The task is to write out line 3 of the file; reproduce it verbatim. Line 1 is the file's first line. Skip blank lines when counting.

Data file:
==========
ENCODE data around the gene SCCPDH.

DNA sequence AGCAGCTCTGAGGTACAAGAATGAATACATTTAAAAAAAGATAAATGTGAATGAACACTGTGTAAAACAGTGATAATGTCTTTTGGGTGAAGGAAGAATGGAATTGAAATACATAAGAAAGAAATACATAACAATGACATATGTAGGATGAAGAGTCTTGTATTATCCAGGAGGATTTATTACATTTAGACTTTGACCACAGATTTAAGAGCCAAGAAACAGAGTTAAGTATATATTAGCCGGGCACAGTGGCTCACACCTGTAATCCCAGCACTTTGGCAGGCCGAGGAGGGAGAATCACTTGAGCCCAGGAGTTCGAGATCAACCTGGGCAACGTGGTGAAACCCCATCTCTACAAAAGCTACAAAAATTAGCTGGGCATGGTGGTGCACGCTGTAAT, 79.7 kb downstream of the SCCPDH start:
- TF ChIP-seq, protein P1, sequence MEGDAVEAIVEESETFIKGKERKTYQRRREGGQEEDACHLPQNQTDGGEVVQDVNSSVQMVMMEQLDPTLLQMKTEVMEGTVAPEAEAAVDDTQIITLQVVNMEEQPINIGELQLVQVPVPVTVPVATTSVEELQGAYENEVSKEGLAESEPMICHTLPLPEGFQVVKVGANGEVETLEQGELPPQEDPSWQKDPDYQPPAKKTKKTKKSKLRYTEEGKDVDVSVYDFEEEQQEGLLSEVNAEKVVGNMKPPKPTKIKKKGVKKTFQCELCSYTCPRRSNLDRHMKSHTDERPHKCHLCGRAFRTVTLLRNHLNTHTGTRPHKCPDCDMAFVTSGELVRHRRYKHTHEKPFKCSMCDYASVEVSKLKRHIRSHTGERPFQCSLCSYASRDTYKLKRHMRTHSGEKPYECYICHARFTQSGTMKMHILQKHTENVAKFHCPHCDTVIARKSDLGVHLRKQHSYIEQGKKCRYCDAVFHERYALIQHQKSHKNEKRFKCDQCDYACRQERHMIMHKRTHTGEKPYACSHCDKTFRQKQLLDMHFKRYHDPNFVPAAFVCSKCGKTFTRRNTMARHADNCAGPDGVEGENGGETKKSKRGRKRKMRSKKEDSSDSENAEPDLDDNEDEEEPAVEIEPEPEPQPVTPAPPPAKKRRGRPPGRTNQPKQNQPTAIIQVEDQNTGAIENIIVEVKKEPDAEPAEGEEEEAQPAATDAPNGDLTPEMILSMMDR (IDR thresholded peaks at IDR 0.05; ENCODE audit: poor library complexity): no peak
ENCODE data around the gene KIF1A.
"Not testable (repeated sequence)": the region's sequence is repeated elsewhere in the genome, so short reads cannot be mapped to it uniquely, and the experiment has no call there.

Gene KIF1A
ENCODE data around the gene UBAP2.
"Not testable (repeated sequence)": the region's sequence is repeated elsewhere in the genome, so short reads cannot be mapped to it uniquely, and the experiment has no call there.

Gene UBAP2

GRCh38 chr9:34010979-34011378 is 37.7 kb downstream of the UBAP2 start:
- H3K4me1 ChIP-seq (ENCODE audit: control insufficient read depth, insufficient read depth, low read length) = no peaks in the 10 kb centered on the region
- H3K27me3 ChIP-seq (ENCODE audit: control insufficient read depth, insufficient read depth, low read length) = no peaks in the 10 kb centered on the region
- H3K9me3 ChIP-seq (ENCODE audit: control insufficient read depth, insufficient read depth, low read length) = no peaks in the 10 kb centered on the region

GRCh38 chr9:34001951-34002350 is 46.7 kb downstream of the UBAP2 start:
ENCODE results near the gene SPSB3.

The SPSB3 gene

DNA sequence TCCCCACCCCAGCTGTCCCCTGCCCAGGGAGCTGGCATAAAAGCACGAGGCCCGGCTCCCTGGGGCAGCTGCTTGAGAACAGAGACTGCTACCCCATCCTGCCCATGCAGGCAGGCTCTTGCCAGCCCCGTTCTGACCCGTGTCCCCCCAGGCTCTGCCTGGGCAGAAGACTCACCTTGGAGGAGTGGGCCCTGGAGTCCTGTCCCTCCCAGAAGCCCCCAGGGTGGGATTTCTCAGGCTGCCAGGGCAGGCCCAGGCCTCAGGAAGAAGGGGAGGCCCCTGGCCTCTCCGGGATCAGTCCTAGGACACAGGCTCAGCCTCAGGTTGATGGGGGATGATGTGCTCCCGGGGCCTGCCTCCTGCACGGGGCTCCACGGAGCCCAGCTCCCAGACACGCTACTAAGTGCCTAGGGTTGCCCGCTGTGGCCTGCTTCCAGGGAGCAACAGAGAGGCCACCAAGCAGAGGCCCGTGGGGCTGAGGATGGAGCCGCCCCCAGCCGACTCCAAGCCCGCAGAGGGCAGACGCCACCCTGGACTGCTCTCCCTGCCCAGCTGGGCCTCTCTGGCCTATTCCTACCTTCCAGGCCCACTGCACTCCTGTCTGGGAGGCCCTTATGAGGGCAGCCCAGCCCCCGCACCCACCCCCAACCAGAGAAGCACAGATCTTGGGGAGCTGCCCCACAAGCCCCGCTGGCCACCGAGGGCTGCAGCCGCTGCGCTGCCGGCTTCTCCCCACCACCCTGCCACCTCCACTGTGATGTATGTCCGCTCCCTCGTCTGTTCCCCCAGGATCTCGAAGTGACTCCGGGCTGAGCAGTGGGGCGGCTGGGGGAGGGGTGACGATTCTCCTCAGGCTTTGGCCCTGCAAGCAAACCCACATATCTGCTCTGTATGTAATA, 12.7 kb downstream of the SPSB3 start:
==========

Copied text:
- TF ChIP-seq, protein P1, sequence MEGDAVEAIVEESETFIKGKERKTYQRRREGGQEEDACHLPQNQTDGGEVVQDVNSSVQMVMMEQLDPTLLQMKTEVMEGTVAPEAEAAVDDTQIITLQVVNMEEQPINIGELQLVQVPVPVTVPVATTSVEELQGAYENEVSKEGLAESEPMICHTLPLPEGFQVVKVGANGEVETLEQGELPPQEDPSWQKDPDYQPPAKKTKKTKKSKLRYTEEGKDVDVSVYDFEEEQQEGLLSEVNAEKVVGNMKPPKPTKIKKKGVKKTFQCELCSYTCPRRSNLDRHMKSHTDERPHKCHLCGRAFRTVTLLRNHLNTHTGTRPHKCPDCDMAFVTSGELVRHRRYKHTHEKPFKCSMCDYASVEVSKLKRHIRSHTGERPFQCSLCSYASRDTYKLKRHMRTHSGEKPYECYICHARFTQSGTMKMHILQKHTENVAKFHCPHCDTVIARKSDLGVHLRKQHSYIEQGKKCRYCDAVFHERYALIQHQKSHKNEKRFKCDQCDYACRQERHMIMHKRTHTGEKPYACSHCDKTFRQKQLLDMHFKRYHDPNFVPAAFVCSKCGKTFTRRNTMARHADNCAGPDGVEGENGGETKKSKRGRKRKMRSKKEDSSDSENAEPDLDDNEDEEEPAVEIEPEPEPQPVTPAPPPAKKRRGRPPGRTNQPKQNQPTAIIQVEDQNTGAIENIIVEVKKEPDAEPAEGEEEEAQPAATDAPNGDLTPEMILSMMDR (IDR thresholded peaks at IDR 0.05; ENCODE audit: poor library complexity): no peak